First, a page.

The gifted could direct their time toward their chosen activities. Titled men of working age had to have a profession or a trade. Titled women could have a profession or a vocation if they chose. The gifted alone were free from these impositions. Their only obligation was to perform. 

2. A Visitor 

He wrote the friend in the tongue that he had learned from her. Within elite families, sisters spoke to each other informally, and this was later shared affectionately with selected others. A shift to the standard language meant that the relationship was cooling or had ruptured.

In time, she arrived in her layered clothes, denying that anything but his note itself prompted her visit. Her speech, too, was formal. He breezed through this, talking of this or that until she warmed up, laughing and shifting the conversation bit by bit toward the language of her childhood.

"You are not the only traveler," she said. Her saying it made him realize how much time had passed. She recounted the voyage out and back, and the months with her family in its home city, arranging for her son to find a place there, to be taken in and brought along.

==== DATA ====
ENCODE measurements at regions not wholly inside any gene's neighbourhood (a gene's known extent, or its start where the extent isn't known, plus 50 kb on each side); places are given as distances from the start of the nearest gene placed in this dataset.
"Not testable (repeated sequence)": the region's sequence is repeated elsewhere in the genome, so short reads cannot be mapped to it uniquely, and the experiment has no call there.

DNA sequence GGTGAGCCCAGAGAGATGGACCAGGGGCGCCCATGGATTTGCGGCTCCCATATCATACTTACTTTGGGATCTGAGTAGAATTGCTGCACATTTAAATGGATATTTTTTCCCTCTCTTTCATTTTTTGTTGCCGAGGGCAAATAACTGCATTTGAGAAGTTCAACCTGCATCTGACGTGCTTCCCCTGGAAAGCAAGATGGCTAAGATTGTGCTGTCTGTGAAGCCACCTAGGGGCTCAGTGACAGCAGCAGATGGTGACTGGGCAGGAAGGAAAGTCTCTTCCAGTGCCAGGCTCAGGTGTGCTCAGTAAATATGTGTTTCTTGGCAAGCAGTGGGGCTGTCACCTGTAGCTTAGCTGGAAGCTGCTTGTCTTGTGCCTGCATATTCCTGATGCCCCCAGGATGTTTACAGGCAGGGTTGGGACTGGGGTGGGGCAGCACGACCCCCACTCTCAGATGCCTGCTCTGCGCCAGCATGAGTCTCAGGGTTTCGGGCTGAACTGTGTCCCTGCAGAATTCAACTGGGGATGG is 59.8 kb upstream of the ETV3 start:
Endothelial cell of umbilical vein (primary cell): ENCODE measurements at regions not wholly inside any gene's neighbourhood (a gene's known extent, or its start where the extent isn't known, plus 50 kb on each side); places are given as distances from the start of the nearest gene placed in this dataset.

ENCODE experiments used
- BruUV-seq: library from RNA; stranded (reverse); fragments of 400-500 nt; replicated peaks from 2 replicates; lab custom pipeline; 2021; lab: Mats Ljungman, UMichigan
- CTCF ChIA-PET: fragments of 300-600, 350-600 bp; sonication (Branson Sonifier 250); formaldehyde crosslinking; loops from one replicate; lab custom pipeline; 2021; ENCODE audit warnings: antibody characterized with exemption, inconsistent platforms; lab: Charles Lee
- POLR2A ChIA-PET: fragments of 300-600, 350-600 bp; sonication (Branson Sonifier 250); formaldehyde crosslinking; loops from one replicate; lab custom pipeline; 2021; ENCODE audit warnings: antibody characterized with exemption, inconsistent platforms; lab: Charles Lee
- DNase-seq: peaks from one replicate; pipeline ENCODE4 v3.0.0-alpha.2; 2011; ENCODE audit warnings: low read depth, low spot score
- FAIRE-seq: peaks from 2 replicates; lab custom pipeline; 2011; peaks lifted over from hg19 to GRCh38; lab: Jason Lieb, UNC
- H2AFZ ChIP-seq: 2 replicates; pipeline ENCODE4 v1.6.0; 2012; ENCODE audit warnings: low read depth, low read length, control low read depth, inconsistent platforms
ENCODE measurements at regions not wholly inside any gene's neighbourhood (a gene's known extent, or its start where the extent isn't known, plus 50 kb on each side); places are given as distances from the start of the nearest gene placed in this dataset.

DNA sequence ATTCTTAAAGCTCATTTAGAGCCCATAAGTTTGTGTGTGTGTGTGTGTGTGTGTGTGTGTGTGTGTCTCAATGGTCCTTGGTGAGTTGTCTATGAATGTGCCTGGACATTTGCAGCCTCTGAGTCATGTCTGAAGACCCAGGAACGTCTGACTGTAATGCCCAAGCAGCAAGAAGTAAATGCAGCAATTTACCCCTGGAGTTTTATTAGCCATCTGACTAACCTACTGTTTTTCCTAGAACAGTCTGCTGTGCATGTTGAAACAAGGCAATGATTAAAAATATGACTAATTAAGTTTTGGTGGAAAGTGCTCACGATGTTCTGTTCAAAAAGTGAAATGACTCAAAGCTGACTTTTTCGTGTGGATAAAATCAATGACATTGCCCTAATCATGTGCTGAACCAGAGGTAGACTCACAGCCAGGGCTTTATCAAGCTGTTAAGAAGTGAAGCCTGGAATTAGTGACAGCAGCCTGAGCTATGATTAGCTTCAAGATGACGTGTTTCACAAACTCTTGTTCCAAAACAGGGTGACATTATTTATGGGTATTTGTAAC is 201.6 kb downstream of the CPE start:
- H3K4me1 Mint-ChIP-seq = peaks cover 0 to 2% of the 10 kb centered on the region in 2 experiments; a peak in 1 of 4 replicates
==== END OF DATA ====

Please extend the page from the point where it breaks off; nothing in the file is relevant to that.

That part of the empire lay close to a dangerous frontier, a place of great lawlessness and patriarchy. If the son were raised there, he would likely have to deal with it. The outlaws coveted the women's wealth, so there were constant incursions. An odd place to land, he thought, but family connections trumped everything else. Without them, he would lead a stunted life in the provinces, thwarting his destiny as they saw it.